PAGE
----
Last year, 54 companies were given headquarters awards, double that in 2003. Between them, they have committed themselves to creating 3,200 jobs, adding $1.46 billion to Singapore's economy every year and generating business spending of $694 million.

EDB did not reveal how many awards it has already given this year.

As for the 10 firms that received headquarters status yesterday, they will create another 2,100 jobs on top of additional business spending of $373 million a year.

Currently, a total of about 360 firms from diverse industries and geographies have been granted headquarters status by the EDB.

Tax breaks are not the only attraction for firms looking to set up headquarters here, said the 10 companies which got their awards yesterday.

Mr John Anderson, Asia-Pacific president of Levi Strauss, was drawn by Singapore's connectivity to key markets and the availability of skilled professional talent.

This is why the company, which employs 150 people here, decided to centralise its global sourcing operations in Singapore, despite the fact that most of its suppliers are in Hong Kong.

Its Singapore office oversees its operations in 53 markets stretching from Asia to the Middle East to Latin America.

Korean Air picked Singapore over Bangkok, Kuala Lumpur, Mumbai and Delhi for its South-east Asian hub.

It said yesterday that the Republic's central geographical location and international air travel hub status were the major swing factors.

Other factors in Singapore's favour include its up-to-date telecommunications and IT, efficient financial services and its political and social stability, said Mr Simon Yang, the carrier's regional managing vice-president.
Out of so many sports events why SEA Game? Commonwealth or Asia games should be more suitable.

Might as well use the money for crappy SEA game for FIA F1 race.
City like Melbourne (with only 3.5m population) has all kind of sporting events from F1 to Commonwealth Games, so size doesn't really matter.
They should have some really big plan in mind, if not private investor and Govt. wouldn't spend a few hundred million building the new stadium.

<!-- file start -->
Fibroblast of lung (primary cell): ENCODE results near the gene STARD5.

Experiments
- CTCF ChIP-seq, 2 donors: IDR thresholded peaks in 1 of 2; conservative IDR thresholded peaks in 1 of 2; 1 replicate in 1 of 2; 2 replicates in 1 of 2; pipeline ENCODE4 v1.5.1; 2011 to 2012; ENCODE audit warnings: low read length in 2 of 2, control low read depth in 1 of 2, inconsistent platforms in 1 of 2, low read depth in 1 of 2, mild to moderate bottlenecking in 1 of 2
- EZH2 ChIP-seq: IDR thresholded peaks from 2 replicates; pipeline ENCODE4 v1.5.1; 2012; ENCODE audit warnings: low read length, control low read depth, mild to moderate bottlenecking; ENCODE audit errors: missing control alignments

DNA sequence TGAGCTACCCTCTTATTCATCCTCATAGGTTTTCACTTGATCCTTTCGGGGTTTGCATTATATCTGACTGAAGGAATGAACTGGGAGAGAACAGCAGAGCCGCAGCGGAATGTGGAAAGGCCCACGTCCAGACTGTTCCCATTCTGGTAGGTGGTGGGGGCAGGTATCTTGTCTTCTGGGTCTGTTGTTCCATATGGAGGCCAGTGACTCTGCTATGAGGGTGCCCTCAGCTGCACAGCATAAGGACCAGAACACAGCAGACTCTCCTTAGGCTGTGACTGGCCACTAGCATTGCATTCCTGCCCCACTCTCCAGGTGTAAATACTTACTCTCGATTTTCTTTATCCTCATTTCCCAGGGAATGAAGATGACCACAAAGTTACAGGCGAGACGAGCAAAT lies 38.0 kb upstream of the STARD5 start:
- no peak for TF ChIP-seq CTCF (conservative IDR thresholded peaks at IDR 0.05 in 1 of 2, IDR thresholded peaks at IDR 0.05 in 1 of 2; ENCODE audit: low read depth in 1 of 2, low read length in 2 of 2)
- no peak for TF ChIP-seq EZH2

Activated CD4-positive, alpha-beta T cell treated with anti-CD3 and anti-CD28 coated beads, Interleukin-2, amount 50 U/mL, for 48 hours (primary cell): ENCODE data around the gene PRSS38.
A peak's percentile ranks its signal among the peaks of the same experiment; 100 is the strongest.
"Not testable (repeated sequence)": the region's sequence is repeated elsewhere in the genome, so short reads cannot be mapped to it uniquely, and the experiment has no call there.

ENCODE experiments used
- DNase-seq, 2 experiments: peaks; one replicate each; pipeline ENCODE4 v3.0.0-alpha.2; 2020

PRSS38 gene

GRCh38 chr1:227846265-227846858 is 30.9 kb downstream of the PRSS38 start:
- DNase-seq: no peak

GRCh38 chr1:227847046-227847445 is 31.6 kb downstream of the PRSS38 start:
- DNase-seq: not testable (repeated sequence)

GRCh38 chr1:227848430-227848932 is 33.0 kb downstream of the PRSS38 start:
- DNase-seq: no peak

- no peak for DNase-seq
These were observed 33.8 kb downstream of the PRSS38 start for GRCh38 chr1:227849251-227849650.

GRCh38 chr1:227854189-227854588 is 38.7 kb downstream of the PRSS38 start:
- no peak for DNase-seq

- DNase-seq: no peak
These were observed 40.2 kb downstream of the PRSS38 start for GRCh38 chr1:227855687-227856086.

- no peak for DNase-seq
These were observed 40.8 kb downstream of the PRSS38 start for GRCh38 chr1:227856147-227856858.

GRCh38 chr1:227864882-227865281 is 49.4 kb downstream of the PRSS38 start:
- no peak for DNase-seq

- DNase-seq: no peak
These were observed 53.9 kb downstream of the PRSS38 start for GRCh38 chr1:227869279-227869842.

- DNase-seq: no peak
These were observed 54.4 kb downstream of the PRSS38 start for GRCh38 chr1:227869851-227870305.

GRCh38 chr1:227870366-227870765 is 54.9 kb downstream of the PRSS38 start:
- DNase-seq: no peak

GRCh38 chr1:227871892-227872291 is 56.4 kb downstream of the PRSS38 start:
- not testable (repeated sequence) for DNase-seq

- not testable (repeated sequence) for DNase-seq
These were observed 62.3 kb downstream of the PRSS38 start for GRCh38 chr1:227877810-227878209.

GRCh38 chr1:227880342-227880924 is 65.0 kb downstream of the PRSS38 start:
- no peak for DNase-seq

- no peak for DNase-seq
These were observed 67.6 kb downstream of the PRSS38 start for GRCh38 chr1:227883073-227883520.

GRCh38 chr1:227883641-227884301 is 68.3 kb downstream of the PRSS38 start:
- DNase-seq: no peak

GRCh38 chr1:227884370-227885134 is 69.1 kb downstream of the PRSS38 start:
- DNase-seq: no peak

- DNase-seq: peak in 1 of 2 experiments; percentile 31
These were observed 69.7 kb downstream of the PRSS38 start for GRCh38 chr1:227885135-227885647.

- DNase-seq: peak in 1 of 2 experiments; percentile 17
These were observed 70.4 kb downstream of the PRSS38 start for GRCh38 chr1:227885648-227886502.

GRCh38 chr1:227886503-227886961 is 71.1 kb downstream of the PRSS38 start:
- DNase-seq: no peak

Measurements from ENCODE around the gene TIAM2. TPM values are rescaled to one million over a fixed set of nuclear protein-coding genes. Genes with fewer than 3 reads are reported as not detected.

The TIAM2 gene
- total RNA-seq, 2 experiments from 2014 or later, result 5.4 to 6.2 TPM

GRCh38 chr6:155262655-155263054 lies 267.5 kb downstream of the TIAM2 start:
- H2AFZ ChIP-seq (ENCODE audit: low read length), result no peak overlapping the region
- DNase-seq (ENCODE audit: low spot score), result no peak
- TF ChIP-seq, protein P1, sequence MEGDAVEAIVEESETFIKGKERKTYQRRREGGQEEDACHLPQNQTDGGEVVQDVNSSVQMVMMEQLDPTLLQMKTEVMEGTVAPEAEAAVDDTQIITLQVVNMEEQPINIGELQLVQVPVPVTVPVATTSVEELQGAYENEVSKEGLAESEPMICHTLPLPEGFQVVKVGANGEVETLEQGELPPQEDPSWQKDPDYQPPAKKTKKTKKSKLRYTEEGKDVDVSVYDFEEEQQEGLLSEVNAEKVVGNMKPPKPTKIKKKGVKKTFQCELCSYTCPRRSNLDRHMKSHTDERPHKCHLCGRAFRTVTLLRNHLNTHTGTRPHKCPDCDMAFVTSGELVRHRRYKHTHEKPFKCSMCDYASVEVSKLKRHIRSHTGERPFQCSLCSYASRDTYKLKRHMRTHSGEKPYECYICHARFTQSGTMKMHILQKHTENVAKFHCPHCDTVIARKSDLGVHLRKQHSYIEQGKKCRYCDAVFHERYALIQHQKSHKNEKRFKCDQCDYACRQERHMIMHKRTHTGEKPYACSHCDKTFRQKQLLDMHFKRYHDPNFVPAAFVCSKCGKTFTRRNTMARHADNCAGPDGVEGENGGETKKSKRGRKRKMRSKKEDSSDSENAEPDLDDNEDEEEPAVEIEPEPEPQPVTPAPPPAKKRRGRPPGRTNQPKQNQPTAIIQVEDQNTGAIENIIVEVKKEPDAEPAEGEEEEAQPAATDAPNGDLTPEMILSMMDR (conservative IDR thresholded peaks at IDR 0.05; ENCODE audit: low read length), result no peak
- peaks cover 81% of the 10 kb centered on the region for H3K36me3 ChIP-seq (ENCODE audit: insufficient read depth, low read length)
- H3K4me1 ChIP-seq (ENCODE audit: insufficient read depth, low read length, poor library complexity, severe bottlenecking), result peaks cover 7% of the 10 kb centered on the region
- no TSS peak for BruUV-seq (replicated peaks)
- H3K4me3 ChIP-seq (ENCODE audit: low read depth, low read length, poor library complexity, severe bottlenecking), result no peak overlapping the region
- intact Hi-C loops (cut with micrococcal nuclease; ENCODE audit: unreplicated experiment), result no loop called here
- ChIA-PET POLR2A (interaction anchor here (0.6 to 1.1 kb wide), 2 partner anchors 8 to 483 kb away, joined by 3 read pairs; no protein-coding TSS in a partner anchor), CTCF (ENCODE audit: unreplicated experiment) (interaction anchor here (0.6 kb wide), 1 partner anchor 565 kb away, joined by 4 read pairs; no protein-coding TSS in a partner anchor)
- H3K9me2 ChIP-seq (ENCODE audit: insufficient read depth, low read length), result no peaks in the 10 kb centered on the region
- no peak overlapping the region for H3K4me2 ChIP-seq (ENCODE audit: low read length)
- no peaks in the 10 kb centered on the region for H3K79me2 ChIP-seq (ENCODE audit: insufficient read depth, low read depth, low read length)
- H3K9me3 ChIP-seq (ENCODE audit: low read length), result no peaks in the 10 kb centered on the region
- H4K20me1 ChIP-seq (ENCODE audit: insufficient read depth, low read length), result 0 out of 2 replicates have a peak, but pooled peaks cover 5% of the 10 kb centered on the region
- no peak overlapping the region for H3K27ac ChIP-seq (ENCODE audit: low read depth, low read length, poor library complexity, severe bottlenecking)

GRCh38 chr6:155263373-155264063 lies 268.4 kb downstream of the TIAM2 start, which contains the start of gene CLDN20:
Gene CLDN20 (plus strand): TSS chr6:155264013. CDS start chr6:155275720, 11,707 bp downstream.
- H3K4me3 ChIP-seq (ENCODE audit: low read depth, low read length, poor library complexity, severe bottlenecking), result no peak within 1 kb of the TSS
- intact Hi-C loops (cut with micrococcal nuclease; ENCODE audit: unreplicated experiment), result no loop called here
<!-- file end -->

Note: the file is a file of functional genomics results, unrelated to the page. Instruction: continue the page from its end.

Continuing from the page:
blizzardtweaker said:
for a small country, u get a small event, make sense?
Sports Hub to be designed for everyday use
By Patwant Singh, Channel NewsAsia | Posted: 30 December 2006 1650 hrs


Photos 1 of 1





SINGAPORE: The Asian Games success was surely an apt way to end the year for Singapore sports.

Singapore's athletes shone in Doha, winning 8 gold, 7 silver and 12 bronze medals.

Performance aside, Doha also won full marks for its excellent facilities, something Singapore wants for its Sports Hub.

The Sports Hub, which will replace the existing National Stadium, will help Singapore catch up with the latest in sports infrastructure.

Costing some $600 million, the Sports Hub would include a 55,000-seat stadium with a retractable roof, a 6,000-capacity aquatic centre and a multi-purpose hall for 3,000 spectators.

Singapore will ensure there is maximum usage of the new facility.

Oon Jin Teik, CEO of Singapore Sports Council, said: "If you look at the evaluation criteria, a huge 40 percent is placed on programming and as a result of that we drive the element of content, drive the element of understanding what needs to be happening on a daily basis, the foot traffic, the vibrancy on a daily basis."

Vibrancy is also something bidders like the Singapore Gold Consortium, one of three vying for the project, fully understand.

Their architects were behind projects like the Emirates and Wembley stadiums in England and they were mindful of each location's unique requirements.

For Singapore, the requirements include the stadium being used for multi sports and spectator interaction.

Said Singapore Gold Consortium's architect Andrew Colling: "For example if you are in an athletics stadium watching a football match, you are quite far away from the action. If we design a lower seating bowl as a set of moving tiers for a football game, you can actually move the seats closer to the field of play and this gives you a more intimate experience."

Singapore's tropical climate also means the stadium has to be better ventilated.

One thing common among all new stadiums is the cutting-edge technology employed in everything, from security to spectator comfort.

In one project in Telstra Dome in Melbourne, for example, there is a certain block of seats where each seat has a television screen.

So from your seat you can watch the replays of the games, order merchandise or book tickets for another event, or you can set your seat camera to follow a particular player or a particular camera within the stadium.

Retaining the stadium at Kallang was another positive for Singapore, especially with the waterfront location and the city as a backdrop.

Come 2011, the Sports Hub will join the integrated resort and Esplanade in making Singapore a truly world-class and vibrant city. - CNA/ir
I have a coloured copy.


http://img222.imageshack.us/img222/7391/stadiumvx88aw6.jpg



It really looks like turtle shell :lol: :lol:
The architect of this building is a copy of "Pirated" Adobe Photoshop 7.0.
Please don't report me to BSA (Business Software Alliance) :lol: :lol:
is this for real? looks like someone is playing a joke!


1. Stadium
2. Multi-purpose: Sport Complex
3. Multi-purpose: Sport Resource Centre
4. Multi-purpose: Training Centre
5. Multi-purpose: Aquatic and Water Leisure Centre
6. SSC office and hotel
7. Sport Medical and Science centre
8. Training Pitch
9. CarPark
10. Indoor Stadium
11. Stadium MRT
12. Extreme Sport Zone
13. Artifical Bay/Sport Quay